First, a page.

Information does not become data until a system is developed (and maintained!) to handle important aspects of the process for critical uses. Data cannot be consumed until it is standardized enough to allow for analysis.

I’m excited about the capability development. I’m overwhelmed at the cultural shift that must occur to make this a feature of business today in the norm.



I think it is time we go more granular with what we mean.

First, in the short term - as in these 3-4 months of pandemic - businesses are transforming how they use technology in a hurry. It is about speeding up adoption and integration. That isn’t really a digital transformation as much as it is a workflow or business transformation. This is good enough for us investors as we see subscriptions climb though!

Tech doesn’t transform THAT fast. Only small things can be refined or updated in a 3 month period. I do not dispute
The fact that seemingly new, creative or complex solutions can be wiped up quickly from various offerings, but that isn’t transformational. It is the power of modularity and APIs and platforms and such, which we talk about all the time around here.

The areas I see our companies transforming (and a few examples):

  • security: protection, authentication, access control - E.g. CRWD, OKTA
  • data: transparency, analysis, visibility - E.g. DDOG, AYX, SPLK
  • workflow: communication, process automation, reducing friction, platforms - E.g. ZM, AYX, DOCU, WORK, SHOP
  • Stack: networks, computing, databases, hooks, functions - E.g. MDB, FSLY, NET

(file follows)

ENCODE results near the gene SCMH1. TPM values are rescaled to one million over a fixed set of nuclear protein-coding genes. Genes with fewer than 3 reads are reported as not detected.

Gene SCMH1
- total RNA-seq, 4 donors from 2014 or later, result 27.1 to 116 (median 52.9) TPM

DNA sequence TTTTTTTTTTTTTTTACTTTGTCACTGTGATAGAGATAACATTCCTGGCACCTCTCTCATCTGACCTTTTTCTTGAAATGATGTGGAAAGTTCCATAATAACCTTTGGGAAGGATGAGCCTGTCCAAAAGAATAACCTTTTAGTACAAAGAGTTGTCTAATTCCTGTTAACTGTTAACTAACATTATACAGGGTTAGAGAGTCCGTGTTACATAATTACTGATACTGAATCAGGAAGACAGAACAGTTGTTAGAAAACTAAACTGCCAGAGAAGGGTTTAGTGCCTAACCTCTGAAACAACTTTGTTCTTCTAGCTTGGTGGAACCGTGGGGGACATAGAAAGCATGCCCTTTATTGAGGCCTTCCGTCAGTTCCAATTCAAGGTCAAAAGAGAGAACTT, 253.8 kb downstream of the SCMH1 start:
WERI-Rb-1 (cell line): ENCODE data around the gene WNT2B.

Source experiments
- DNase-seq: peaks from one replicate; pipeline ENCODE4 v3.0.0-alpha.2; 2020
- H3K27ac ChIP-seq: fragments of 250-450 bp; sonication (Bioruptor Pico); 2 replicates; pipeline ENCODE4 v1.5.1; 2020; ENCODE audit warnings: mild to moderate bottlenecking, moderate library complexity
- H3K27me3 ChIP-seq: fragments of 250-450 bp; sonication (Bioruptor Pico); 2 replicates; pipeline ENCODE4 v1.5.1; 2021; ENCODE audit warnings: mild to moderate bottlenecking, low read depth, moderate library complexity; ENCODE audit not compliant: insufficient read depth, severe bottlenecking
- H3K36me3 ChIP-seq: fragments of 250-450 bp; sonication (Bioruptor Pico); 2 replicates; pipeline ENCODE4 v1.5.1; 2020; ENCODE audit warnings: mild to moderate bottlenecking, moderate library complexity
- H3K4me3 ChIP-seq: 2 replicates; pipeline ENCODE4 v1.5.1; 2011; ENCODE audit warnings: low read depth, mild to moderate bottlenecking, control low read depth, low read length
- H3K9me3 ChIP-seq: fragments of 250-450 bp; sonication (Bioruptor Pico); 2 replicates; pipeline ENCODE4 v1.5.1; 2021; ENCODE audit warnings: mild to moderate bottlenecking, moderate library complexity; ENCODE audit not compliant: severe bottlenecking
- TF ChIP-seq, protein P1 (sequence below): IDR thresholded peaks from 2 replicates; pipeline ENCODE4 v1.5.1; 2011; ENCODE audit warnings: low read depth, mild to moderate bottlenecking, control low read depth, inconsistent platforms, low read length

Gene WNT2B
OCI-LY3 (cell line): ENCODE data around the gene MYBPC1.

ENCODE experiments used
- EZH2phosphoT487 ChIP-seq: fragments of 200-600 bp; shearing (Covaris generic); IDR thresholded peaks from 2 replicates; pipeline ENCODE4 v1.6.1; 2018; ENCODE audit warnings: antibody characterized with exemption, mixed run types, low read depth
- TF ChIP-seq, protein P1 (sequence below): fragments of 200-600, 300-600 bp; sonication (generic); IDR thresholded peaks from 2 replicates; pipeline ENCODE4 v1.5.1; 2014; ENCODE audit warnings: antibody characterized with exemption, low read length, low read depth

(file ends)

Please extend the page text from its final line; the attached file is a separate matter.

I guess you could throw LVGO in the “workflow” bucket out of laziness.

Note it is late and this isn’t exhaustive. It’s just what comes to mind. Feel free to pick at it!


Let me go granular with RafesUserName and land it from the companies view. I had lunch w/ an IT executive for a large Regional Bank and asked what Covid has done to their business. Their learnings came in two buckets.

Business Agility - they had long ago invested in Salesforce to manage their business processes with small/medium businesses. When PPP came out, they were able to process more of these loans than anyone their size and more than many that were a lot larger, because they used Salesforce to scale out. They did so well processing loans that it became material and was reported in their 10-Q.

IT operations - CIO long ago was convinced that when IT groups needed to collaborate on projects/problems they would physically get together. Covid didn’t allow them to meet anymore and now needed tools to “see” their operations in order to collaborate remotely. They turned to SAAS services to do this, because they could plug them in quickly and integrate into the teams. Think DDOG, CRWD and OKTA, that was the reason they purchased my tool, we are a security, cloud based SAAS service.

These two experiences have changed their strategy to focus on two areas in order to enable business agility. New tools have to be SAAS Services and secondly they are in Azure and moving their development patterns to leverage Serverless. If you aren’t familiar with Serverless, think of it as mini SAAS services in Azure, AWS, GCP that are consumed in code. This gets them out of the patching and maintenance business (IAAS) and spending time making the infrastructure work (PAAS).

When we got back to business outcomes, they weren’t focused on a new business opportunity to create or different consumer experience. It was more about driving efficiency in their business processes to take advantage of different ways of receiving deposits. Which lends credence to the statement this is a cloud transformation and not necessarily a business transformation.



I had lunch w/ an IT executive for a large Regional Bank and asked what Covid has done to their business. Their learnings came in two buckets…

Thanks MacDaddy, it’s always so interesting to hear what is going on from someone actually out in the field.


Sorry, I messed up the link: